“Deep Learning” systems, typified by deep neural networks, are increasingly taking over all AI tasks, ranging from language understanding, and speech and image recognition, to machine translation, planning, and even game playing and autonomous driving. As a result, expertise in deep learning is fast changing from an esoteric desirable to a mandatory prerequ isite in many advanced academic settings, and a large advantage in the industrial job market.
In this course we will learn about the basics of deep neural networks, and their applications to various AI tasks. By the end of the course, it is expected that students will have significant familiarity with the subject, and to be able to apply to them to a variety of tasks. They will also be positioned to understand much of the current literature on the topic and extend their knowledge through further study.
Instructor: Bhiksha Raj
Time: Mondays, Thursdays, 9.00am-10.20am
This course is worth 12 units.
Grading will be based on weekly quizzes, homework assignments and a final project. There will be six assignments in all.
|Quizzes||12 or 13, total contribution to grade 25%|
|Assignments||6, total contribution to grade 50%|
|Project||Total contribution to grade: 25%|
Deep learning is a relatively new, fast developing topic, and there are no standard textbooks on the subject that cover the state-of-art, although there are several excellent tutorial books that one can refer to. The topics in this course are collected from a variety of sources, including recent papers. As a result, we do not specify a single standard textbook. However, we list a number of useful books at the end of this page, which we greatly encourage students to read, as they will provide much of the background for the course. We will also put up links to relevant reading material for each class. Students are expected to familiarize themselves with the material before the class. The readings will sometimes be arcane and difficult to understand; if so, do not worry, we will present simpler explanations in class.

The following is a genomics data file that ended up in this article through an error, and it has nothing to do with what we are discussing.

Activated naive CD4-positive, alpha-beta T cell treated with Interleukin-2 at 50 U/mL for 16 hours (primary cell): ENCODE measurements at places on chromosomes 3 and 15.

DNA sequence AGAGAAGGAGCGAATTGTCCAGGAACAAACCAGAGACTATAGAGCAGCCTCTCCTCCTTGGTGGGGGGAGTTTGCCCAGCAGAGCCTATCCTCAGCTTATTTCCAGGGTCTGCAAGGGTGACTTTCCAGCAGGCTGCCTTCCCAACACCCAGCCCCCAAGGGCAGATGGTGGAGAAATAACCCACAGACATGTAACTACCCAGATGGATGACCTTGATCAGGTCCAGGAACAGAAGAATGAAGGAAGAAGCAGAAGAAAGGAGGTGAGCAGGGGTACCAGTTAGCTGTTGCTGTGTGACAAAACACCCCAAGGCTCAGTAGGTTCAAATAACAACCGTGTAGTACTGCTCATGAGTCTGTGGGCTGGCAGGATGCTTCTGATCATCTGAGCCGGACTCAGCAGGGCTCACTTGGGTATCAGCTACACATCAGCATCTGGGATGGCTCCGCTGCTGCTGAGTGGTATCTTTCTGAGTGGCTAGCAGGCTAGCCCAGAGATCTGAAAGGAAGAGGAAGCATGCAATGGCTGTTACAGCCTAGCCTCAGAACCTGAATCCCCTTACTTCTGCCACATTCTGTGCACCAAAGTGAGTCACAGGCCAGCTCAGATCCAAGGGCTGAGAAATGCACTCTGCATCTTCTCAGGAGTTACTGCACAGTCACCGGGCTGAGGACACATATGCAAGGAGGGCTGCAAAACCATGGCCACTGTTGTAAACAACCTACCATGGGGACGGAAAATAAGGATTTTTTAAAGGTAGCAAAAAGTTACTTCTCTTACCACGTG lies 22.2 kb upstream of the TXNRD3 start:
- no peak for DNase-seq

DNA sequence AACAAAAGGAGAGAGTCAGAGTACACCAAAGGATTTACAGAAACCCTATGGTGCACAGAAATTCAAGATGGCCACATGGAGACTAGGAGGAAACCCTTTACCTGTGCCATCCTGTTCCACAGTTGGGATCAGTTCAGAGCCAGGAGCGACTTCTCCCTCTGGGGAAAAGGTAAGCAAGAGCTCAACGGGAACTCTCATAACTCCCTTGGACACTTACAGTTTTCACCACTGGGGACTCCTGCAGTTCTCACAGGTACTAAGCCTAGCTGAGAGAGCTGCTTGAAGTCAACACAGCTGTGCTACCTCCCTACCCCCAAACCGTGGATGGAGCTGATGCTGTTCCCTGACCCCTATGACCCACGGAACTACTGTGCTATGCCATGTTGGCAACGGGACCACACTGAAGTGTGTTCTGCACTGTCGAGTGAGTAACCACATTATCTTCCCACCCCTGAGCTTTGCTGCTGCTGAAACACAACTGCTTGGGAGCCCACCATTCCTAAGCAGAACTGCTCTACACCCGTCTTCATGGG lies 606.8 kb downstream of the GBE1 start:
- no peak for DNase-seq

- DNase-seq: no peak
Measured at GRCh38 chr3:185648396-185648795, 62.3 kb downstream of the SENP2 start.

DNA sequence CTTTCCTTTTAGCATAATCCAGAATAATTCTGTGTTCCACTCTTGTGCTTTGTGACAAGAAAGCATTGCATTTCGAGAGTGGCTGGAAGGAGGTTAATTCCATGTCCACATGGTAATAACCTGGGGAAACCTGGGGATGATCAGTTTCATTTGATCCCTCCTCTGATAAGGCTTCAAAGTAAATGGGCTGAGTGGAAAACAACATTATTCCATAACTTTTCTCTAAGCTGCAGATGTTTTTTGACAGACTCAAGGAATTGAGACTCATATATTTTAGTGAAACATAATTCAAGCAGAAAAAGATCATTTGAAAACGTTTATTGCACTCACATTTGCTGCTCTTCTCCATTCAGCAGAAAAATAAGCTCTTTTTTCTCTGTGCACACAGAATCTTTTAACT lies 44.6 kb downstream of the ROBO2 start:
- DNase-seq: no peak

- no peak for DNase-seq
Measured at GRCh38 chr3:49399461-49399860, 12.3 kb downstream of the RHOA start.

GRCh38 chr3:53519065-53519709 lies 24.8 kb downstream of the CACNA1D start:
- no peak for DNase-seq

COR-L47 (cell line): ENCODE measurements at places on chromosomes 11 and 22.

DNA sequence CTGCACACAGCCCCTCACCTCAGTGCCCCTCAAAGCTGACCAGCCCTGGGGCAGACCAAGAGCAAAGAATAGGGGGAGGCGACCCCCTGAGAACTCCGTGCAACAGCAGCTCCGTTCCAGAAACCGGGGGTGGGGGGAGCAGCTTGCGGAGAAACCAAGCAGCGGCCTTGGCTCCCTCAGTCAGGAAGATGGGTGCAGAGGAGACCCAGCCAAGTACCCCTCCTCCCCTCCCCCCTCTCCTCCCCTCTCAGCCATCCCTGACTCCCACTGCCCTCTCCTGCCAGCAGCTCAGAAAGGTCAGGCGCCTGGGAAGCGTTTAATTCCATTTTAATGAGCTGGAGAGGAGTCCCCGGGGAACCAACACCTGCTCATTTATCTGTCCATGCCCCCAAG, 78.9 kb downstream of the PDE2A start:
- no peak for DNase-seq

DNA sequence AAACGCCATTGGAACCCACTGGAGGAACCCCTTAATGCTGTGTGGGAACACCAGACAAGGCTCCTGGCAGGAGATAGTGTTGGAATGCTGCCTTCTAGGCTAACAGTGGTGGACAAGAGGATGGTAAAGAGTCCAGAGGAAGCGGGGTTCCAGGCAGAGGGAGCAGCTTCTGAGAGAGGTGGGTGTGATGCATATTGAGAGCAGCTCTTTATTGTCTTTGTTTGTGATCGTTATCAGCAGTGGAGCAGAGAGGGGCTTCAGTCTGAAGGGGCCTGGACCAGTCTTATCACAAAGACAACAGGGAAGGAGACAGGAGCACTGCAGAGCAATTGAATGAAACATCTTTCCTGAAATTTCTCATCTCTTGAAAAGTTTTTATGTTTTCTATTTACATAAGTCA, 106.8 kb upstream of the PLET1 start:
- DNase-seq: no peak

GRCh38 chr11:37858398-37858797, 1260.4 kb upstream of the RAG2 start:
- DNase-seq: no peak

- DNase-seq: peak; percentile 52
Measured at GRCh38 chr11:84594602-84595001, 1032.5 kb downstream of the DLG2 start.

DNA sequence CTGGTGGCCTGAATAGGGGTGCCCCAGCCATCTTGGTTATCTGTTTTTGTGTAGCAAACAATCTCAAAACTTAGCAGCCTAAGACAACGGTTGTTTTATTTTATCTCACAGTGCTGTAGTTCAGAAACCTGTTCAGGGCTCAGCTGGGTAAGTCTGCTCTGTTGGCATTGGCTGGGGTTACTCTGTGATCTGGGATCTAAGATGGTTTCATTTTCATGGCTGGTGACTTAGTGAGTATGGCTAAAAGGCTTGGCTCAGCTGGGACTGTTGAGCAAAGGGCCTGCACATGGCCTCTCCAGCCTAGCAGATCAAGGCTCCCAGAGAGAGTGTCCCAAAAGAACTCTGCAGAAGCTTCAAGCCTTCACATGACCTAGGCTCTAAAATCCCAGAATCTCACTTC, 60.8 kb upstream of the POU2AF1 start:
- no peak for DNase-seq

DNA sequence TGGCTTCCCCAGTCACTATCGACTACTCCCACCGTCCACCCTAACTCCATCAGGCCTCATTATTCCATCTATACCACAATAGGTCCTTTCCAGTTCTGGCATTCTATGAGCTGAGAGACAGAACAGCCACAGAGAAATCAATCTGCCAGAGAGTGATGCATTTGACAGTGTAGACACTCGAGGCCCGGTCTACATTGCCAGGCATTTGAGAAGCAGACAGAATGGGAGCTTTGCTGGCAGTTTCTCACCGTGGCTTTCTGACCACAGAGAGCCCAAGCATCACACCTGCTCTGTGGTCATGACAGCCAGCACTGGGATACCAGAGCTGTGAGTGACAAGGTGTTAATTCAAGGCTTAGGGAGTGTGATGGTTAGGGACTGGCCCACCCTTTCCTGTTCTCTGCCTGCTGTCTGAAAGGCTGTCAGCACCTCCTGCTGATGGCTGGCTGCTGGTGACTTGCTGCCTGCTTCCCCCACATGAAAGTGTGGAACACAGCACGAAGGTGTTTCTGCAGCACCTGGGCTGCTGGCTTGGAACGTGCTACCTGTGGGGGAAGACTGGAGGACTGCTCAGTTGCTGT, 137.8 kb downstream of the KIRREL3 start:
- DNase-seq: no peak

We will use Piazza for discussions. Here is the link. Please sign up.
|Lecture||Start date||Topics||Lecture notes/Slides||Additional readings, if any||Quizzes/Assignments|
|7||September 20||Review of neural network training|
||slides available on Piazza Please do not distribute.|
||slides||Goodfellow Chapter 9|
|12||October 9||Class cancelled|
||slides||Goodfellow Chapter 10|
|19||November 1||Pulkit Agarwal
|22||November 13||Graham Neubig
|24||November 17 (Make up class)||
|25||November 20||Reinforcement Learning (part 1)
|26||November 27||Reinforcement Learning (part 2)
||slides: same deck as RL part 1|
|27||November 29||Reinforcement Learning (part 3)
A nice catalog of the various types of neural network models that are current in the literature can be found here. We expect that you will be in a position to interpret, if not fully understand many of these architectures by the end of the course.